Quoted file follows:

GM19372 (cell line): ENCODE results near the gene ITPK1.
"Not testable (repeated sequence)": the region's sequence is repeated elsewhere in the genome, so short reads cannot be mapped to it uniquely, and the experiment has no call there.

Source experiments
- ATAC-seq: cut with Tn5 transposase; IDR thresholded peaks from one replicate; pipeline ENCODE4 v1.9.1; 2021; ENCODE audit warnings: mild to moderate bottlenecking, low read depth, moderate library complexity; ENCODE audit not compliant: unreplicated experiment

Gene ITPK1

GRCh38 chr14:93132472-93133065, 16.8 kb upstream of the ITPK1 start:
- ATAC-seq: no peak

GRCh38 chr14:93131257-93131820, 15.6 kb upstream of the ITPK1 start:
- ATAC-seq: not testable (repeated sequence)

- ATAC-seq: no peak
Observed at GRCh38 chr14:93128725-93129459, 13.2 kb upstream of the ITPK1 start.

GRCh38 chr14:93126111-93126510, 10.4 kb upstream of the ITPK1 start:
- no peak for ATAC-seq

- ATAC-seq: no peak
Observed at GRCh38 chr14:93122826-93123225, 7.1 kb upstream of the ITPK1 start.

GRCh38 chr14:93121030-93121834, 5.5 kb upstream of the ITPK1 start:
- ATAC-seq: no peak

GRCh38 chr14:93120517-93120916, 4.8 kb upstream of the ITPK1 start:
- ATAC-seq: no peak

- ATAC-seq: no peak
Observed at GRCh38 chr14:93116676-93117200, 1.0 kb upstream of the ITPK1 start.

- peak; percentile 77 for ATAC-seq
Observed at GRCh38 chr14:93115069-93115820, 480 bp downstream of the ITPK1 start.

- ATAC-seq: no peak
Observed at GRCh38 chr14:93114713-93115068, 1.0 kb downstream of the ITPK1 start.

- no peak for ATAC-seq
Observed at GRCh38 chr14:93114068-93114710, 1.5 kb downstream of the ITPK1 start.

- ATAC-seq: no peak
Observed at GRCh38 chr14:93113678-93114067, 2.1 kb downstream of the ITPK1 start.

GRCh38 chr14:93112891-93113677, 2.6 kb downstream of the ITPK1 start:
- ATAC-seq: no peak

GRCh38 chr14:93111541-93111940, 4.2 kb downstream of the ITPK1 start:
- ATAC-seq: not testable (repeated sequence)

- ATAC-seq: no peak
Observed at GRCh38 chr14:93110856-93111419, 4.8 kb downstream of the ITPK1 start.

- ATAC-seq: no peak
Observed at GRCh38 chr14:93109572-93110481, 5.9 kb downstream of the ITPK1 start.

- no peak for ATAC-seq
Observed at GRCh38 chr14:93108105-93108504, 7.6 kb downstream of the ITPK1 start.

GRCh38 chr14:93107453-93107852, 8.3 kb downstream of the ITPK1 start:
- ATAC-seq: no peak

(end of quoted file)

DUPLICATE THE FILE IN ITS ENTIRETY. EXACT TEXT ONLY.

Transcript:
GM19372 (cell line): ENCODE results near the gene ITPK1.
"Not testable (repeated sequence)": the region's sequence is repeated elsewhere in the genome, so short reads cannot be mapped to it uniquely, and the experiment has no call there.

Source experiments
- ATAC-seq: cut with Tn5 transposase; IDR thresholded peaks from one replicate; pipeline ENCODE4 v1.9.1; 2021; ENCODE audit warnings: mild to moderate bottlenecking, low read depth, moderate library complexity; ENCODE audit not compliant: unreplicated experiment

Gene ITPK1

GRCh38 chr14:93132472-93133065, 16.8 kb upstream of the ITPK1 start:
- ATAC-seq: no peak

GRCh38 chr14:93131257-93131820, 15.6 kb upstream of the ITPK1 start:
- ATAC-seq: not testable (repeated sequence)

- ATAC-seq: no peak
Observed at GRCh38 chr14:93128725-93129459, 13.2 kb upstream of the ITPK1 start.

GRCh38 chr14:93126111-93126510, 10.4 kb upstream of the ITPK1 start:
- no peak for ATAC-seq

- ATAC-seq: no peak
Observed at GRCh38 chr14:93122826-93123225, 7.1 kb upstream of the ITPK1 start.

GRCh38 chr14:93121030-93121834, 5.5 kb upstream of the ITPK1 start:
- ATAC-seq: no peak

GRCh38 chr14:93120517-93120916, 4.8 kb upstream of the ITPK1 start:
- ATAC-seq: no peak

- ATAC-seq: no peak
Observed at GRCh38 chr14:93116676-93117200, 1.0 kb upstream of the ITPK1 start.

- peak; percentile 77 for ATAC-seq
Observed at GRCh38 chr14:93115069-93115820, 480 bp downstream of the ITPK1 start.

- ATAC-seq: no peak
Observed at GRCh38 chr14:93114713-93115068, 1.0 kb downstream of the ITPK1 start.

- no peak for ATAC-seq
Observed at GRCh38 chr14:93114068-93114710, 1.5 kb downstream of the ITPK1 start.

- ATAC-seq: no peak
Observed at GRCh38 chr14:93113678-93114067, 2.1 kb downstream of the ITPK1 start.

GRCh38 chr14:93112891-93113677, 2.6 kb downstream of the ITPK1 start:
- ATAC-seq: no peak

GRCh38 chr14:93111541-93111940, 4.2 kb downstream of the ITPK1 start:
- ATAC-seq: not testable (repeated sequence)

- ATAC-seq: no peak
Observed at GRCh38 chr14:93110856-93111419, 4.8 kb downstream of the ITPK1 start.

- ATAC-seq: no peak
Observed at GRCh38 chr14:93109572-93110481, 5.9 kb downstream of the ITPK1 start.

- no peak for ATAC-seq
Observed at GRCh38 chr14:93108105-93108504, 7.6 kb downstream of the ITPK1 start.

GRCh38 chr14:93107453-93107852, 8.3 kb downstream of the ITPK1 start:
- ATAC-seq: no peak